Built by Domitian the Forum Transitorium (or Forum Nervae) bears a double name and identity grounded both in the damnatio memoriae of the emperor and its construction over a portion of the Argiletum, the primary arterial road leading from the Subura to the Forum Romanum. The site is difficult to interpret due to its unusual location and lack of preservation in the artistic program, and previous scholarship has analyzed the forum either within the larger coherence of Imperial Fora (Anderson, von Blanckenhagen, Frazer) or by situating the Le Colonnacce frieze—with representations of Arachne, Minerva, and weavers—within Domitian’s desire for cultural renewal (D’Ambra). The etymological and cultural associations of the Argiletum, however, are critical in further understanding the larger themes and function of the site. This paper considers the commonalities between the surviving artistic program of the forum and the literary and cultural connotations of the Argiletum, and it further explores how these associations shape its literary reception in Flavian Rome.
Domitian’s patron goddess Minerva dominates the forum both in the remains of a temple and in the sole surviving bay of the frieze, which depicts Arachne’s punishment. As goddess of war and crafts, Minerva represents both the imperial family and the craftsmen with shops in the Subura. This paper connects Minerva’s dual identity within the Forum Transitorium with the two etymologies of Argiletum: either from argilla (‘potters’ clay’) or Argi letum (‘death of Argus’). Vergil uses both etymologies in the Georgics and Aeneid, most prominently in Evander’s Tour of Rome. The description of argilla in the Georgics includes programmatic language and puns that connect Minerva as goddess of crafts with the soil found especially in the Argiletum. The etymology “death of Argus” in the Aeneid refers to an attempted usurpation of Evander’s throne and the ruler’s warning to Aeneas (Papaioannou), and thus thematically resonates with the theme of divine punishment in the frieze depiction of Minerva and Arachne. I argue that, as a bringer of culture and founder of Latium (Livy 1.7), Evander is a mortal analogue to Minerva within the cultural imagination of the Argiletum. Finally, Martial (Epigrams 1.117, 2.17) and Statius (Silvae 4.1) carry these associations from Vergilian texts into Flavian Rome, suggesting an enduring symbolic image of the road despite the imperial renovations.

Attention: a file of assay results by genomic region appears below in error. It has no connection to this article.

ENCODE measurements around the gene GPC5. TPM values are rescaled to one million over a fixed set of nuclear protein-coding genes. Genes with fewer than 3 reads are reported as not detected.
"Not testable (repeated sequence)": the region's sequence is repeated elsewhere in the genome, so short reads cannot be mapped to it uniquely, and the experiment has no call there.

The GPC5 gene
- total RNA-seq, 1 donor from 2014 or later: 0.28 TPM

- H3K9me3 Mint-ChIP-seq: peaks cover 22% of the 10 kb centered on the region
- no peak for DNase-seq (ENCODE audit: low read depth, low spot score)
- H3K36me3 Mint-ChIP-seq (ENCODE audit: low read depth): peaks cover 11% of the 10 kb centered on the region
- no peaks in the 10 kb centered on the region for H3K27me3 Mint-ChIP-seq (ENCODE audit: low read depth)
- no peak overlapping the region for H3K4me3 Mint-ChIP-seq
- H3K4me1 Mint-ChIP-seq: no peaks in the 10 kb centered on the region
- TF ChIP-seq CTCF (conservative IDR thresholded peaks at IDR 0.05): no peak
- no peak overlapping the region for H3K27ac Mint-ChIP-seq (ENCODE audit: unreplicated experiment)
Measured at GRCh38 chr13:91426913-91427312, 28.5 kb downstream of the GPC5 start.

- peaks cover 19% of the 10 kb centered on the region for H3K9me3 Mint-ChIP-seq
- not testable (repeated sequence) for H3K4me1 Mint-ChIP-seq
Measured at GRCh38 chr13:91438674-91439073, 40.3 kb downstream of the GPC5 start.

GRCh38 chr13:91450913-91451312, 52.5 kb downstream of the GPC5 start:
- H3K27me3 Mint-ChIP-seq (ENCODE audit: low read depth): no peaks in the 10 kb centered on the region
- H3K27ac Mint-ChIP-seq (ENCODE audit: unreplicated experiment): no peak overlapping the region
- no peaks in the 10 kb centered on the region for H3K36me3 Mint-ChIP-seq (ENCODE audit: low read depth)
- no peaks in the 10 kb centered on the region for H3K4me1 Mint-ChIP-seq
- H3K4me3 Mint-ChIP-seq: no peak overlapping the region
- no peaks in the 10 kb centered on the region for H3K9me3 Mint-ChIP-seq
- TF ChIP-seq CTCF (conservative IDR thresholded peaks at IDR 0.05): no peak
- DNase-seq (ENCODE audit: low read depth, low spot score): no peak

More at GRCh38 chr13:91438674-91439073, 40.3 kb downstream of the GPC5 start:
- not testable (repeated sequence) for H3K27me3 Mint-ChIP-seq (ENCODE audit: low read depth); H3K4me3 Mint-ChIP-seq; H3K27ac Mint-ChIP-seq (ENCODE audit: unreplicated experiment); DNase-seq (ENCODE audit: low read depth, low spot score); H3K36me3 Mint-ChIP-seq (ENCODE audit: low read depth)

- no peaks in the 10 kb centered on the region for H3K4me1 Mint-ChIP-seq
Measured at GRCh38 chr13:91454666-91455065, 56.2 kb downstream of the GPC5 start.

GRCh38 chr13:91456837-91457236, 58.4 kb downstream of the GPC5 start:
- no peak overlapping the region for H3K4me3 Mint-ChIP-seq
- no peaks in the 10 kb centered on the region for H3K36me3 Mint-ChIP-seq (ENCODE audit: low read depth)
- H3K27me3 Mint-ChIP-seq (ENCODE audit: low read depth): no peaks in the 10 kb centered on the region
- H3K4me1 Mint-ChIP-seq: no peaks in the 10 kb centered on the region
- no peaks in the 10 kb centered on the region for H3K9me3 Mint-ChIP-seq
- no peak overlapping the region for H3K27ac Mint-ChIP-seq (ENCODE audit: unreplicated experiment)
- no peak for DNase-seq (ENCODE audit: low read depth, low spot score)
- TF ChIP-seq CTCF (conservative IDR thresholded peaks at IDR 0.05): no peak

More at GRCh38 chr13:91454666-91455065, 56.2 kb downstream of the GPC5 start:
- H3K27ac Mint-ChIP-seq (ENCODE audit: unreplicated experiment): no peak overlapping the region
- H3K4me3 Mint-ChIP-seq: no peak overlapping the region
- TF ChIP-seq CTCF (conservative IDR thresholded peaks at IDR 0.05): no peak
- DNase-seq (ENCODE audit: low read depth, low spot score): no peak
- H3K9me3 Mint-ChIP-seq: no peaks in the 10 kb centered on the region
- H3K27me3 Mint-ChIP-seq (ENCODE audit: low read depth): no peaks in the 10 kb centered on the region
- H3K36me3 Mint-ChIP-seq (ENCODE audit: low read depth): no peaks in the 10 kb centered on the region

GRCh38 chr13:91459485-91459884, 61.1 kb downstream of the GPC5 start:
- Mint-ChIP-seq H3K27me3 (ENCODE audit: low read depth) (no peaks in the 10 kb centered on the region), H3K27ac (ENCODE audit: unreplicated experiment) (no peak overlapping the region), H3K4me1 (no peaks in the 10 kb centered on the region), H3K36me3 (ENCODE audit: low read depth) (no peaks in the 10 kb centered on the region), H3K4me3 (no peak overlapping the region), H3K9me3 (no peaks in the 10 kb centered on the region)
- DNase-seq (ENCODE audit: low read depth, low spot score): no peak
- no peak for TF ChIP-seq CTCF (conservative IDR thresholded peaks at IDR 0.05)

The Forum Transitorium and the Argiletum are closely linked functionally, since the forum remained a thoroughfare into the Forum Romanum, and symbolically through Minerva’s association with crafts. That Martial and Statius evoke Augustan Rome through references to the Argiletum and particularly to Evander highlights Domitian’s ideological program of cultural renewal and provides a literary comparandum for the didactic functions of his imperial forum. Especially considering that Martial treats Rome as a symbolically charged literary space in which he expresses issues of patronage and status (Rimell, Roman), the etymological references that connect Minerva, Evander, the arts, and even divine punishment present a complicated picture of the negotiation of space between the local craftsmen and the monumentalization of the imperial family.
Materiality and Literary Culture